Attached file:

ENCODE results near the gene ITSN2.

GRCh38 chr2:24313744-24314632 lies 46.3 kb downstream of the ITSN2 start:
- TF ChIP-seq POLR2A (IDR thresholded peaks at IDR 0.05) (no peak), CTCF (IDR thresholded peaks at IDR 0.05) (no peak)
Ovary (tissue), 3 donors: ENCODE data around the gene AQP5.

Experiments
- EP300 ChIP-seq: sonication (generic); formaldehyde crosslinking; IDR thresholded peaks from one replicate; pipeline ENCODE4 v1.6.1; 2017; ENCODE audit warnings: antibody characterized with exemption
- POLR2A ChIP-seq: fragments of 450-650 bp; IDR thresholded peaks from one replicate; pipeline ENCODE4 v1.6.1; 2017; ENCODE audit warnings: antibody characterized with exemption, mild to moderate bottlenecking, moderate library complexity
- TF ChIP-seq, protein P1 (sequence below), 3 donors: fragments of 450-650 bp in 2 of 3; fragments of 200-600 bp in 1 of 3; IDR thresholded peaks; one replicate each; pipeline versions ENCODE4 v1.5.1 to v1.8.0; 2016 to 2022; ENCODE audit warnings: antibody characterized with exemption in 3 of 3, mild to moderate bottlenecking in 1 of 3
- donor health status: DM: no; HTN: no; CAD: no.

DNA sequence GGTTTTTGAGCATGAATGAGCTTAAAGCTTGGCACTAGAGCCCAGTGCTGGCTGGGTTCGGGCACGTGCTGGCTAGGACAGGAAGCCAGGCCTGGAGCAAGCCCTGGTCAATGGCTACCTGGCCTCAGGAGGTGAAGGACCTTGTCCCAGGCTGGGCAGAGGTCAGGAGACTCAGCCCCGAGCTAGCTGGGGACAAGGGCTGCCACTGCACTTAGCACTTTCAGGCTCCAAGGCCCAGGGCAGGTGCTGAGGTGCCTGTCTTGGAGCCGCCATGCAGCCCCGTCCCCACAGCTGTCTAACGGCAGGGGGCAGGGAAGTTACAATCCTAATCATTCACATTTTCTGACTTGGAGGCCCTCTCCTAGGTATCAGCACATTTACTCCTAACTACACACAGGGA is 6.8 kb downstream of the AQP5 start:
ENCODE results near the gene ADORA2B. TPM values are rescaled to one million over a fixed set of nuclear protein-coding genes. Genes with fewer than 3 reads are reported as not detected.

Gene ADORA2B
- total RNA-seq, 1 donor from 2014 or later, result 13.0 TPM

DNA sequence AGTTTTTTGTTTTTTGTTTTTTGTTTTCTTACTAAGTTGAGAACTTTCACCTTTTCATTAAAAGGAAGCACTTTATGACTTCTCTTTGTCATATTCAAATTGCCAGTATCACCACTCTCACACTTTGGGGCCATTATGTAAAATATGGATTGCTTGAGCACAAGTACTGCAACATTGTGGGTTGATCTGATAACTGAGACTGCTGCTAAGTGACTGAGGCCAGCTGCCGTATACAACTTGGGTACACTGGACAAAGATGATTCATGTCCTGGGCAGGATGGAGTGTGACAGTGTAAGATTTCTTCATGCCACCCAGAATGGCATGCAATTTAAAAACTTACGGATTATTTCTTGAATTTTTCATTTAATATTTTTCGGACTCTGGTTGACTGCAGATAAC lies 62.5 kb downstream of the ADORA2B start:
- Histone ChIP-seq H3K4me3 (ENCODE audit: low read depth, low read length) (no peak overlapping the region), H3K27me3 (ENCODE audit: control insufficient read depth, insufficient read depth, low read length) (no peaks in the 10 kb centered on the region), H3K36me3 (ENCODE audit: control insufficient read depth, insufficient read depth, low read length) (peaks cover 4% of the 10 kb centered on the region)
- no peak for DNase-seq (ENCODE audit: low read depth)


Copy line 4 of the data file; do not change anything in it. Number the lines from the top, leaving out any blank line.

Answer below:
Ovary (tissue), 3 donors: ENCODE data around the gene AQP5.